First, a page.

Sunday, October 14, 2018

Three stunning debuts and a charming follow-up

This will be my wrap from Montreal's Festival du nouveau cinema, which ends today.

Danish director Gustav Moller’s The Guilty is an obvious tour de force for actor Jakob Cedergren, who plays Asger Holm, a Copenhagen police dispatcher. The entire film is focused on Holm, as he answers emergency calls. It’s therefore reminiscent of 2013’s Locke by Steven Knight starring Tom Hardy, as the sole subject driving a car on a British motorway yet communicates with disembodied voices via Bluetooth. In The Guilty, the disembodied voices are the alleged crime victims, and one in particular, a woman (Jessica Dinnage) kidnapped in a domestic dispute, and with whom Holm tries to stay in touch and dispatch police units to intercept the vehicle that is taking her to danger. It’s an extraordinarily realistic drama that takes place all in one setting.

Another debut film, Marcelo Martinessi’s The Heiresses, from Paraguay, tells the story of two women friends, middle aged Chela (Ana Brun) and Chiquita (Margarita Irún), both adrift after recent financial losses (Chiquita temporarily ends up in jail) with no men in their lives and human vultures purchasing their treasured assets – furniture and car – to make ends meet. The real focus, however, is on Chela, a shy but open-minded woman, and an artist, who tries to come to terms with her life, conceding it’s not over yet. The performances by little known actors are extremely nuanced and highly believable.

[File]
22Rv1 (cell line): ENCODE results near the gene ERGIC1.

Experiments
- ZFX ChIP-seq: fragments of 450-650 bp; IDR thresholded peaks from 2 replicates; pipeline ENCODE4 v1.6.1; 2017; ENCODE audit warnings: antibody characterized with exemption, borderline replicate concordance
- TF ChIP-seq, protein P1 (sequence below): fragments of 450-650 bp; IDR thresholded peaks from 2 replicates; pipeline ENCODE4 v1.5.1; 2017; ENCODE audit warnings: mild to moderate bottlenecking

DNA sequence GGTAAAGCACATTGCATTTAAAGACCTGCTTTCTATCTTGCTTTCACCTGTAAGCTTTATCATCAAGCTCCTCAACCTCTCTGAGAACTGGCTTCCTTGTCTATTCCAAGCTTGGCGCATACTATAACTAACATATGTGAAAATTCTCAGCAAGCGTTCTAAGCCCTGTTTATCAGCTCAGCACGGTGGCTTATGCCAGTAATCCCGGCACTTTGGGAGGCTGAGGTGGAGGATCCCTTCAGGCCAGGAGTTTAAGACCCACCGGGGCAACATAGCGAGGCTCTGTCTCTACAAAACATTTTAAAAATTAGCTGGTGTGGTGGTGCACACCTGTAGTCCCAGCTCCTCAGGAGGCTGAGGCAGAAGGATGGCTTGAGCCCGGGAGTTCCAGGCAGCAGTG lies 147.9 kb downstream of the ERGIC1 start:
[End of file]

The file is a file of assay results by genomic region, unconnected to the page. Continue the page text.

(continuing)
Yet another debut was Martin Skovbjerg Jensen’s Sticks and Stones, a coming of age drama. In the story, Simon (Jonas Bjerril) and his mother move to a small Danish town from Copenhagen and try to come to terms with its provincialism. As the new kid in class he soon meets fellow teenager Bjarke (Vilmer Trier Brøgger). The two form an irreverent team and use a class video assignment to go launch guerilla journalism against the owner of the town’s one local industry that is subject to corporate takeover. Their antics go too far and are denounced by their liberal-minded teacher. And Bjarke, who clearly has some psychological issues, descends into the realm of a Dylan Klebold. 

Daisuke Miyazaki’s Tourism (not his directorial debut) isn’t quite the movie I thought it would be given his introduction in person prior to its screening. Yes, it’s about the growing sameness of cities around the world made homogeneous with the same stores, cafes and cultural references. But, really, it’s a human-interest story – a very cute and endearing one at that – about two young naïve Japanese women, Nina and Su (Nina Endo and Sumire), who win a free trip abroad. They decide on Singapore – the first time they’ve travelled beyond home – and find themselves prototypical tourists, trying to hit all the city’s major sites. Drama breaks out, but the film’s spell of innocence and charm never gets lost.

Thursday, October 11, 2018